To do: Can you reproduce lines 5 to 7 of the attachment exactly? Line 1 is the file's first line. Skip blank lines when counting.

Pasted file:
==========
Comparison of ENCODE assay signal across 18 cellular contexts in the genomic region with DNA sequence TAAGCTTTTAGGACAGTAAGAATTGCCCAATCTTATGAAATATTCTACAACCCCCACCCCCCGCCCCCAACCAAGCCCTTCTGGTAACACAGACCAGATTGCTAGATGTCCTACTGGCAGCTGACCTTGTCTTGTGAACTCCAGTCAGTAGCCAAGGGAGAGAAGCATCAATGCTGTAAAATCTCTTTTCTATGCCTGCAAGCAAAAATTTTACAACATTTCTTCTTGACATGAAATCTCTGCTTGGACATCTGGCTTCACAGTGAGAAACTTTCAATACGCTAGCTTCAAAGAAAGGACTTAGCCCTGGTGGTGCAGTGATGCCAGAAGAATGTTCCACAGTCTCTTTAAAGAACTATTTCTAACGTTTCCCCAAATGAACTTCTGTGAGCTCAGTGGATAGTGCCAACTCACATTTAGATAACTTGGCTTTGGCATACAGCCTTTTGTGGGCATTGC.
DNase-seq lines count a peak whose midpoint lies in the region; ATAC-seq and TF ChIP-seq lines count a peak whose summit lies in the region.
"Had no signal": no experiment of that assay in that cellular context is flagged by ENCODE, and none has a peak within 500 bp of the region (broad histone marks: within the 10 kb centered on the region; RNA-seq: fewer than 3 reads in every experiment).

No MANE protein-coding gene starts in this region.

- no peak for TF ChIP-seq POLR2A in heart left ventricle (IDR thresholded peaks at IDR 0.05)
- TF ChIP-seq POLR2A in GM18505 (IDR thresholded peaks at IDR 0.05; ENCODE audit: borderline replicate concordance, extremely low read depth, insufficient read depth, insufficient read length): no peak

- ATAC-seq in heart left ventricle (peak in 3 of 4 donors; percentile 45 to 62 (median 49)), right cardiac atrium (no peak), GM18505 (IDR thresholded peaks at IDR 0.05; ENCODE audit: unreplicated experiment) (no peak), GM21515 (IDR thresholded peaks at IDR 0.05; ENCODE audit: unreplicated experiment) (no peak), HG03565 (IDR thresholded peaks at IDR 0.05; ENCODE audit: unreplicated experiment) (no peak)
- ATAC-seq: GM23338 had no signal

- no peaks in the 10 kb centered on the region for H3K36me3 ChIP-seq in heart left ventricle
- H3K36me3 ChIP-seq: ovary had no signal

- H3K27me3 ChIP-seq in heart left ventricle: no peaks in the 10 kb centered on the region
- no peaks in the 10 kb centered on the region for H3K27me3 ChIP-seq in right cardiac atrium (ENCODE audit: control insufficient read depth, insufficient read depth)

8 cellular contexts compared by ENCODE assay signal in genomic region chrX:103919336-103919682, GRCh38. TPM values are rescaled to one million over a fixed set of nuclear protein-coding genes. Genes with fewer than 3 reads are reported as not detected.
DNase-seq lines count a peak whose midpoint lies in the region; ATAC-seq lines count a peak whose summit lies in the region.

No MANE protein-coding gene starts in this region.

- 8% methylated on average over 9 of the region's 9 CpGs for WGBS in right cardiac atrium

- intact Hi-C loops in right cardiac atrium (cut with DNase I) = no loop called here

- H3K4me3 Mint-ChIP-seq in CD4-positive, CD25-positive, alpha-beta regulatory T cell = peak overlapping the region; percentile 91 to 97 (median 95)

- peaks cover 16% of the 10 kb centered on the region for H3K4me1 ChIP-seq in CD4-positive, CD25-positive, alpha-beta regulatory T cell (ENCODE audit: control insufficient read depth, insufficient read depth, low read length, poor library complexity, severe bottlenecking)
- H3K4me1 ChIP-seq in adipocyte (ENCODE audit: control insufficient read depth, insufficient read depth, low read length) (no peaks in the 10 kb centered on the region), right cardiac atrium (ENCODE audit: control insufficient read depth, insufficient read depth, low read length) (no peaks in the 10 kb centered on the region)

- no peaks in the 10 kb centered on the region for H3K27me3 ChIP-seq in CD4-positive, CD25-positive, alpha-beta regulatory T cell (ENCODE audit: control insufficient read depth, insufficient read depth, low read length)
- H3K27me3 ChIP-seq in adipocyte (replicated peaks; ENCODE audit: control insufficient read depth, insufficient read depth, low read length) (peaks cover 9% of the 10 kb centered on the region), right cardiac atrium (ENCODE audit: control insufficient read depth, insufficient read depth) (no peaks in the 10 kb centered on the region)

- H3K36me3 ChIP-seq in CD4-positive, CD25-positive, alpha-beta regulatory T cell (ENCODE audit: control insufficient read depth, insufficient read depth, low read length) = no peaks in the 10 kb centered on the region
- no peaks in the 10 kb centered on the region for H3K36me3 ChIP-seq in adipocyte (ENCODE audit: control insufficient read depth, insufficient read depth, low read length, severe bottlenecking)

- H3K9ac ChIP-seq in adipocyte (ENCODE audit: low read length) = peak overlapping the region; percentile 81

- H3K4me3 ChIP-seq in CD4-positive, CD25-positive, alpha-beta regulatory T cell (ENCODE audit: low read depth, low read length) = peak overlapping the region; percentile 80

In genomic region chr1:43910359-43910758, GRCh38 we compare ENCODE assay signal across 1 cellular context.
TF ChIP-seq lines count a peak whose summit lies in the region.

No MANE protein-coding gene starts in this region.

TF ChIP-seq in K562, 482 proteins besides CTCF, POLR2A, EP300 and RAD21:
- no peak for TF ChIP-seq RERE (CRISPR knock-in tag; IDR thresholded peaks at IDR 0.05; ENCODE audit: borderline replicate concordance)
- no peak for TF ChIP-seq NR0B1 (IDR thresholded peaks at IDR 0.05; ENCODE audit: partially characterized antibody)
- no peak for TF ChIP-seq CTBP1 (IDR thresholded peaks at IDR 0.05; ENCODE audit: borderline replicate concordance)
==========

- no peak for TF ChIP-seq POLR2A in heart left ventricle (IDR thresholded peaks at IDR 0.05)
- TF ChIP-seq POLR2A in GM18505 (IDR thresholded peaks at IDR 0.05; ENCODE audit: borderline replicate concordance, extremely low read depth, insufficient read depth, insufficient read length): no peak

- ATAC-seq in heart left ventricle (peak in 3 of 4 donors; percentile 45 to 62 (median 49)), right cardiac atrium (no peak), GM18505 (IDR thresholded peaks at IDR 0.05; ENCODE audit: unreplicated experiment) (no peak), GM21515 (IDR thresholded peaks at IDR 0.05; ENCODE audit: unreplicated experiment) (no peak), HG03565 (IDR thresholded peaks at IDR 0.05; ENCODE audit: unreplicated experiment) (no peak)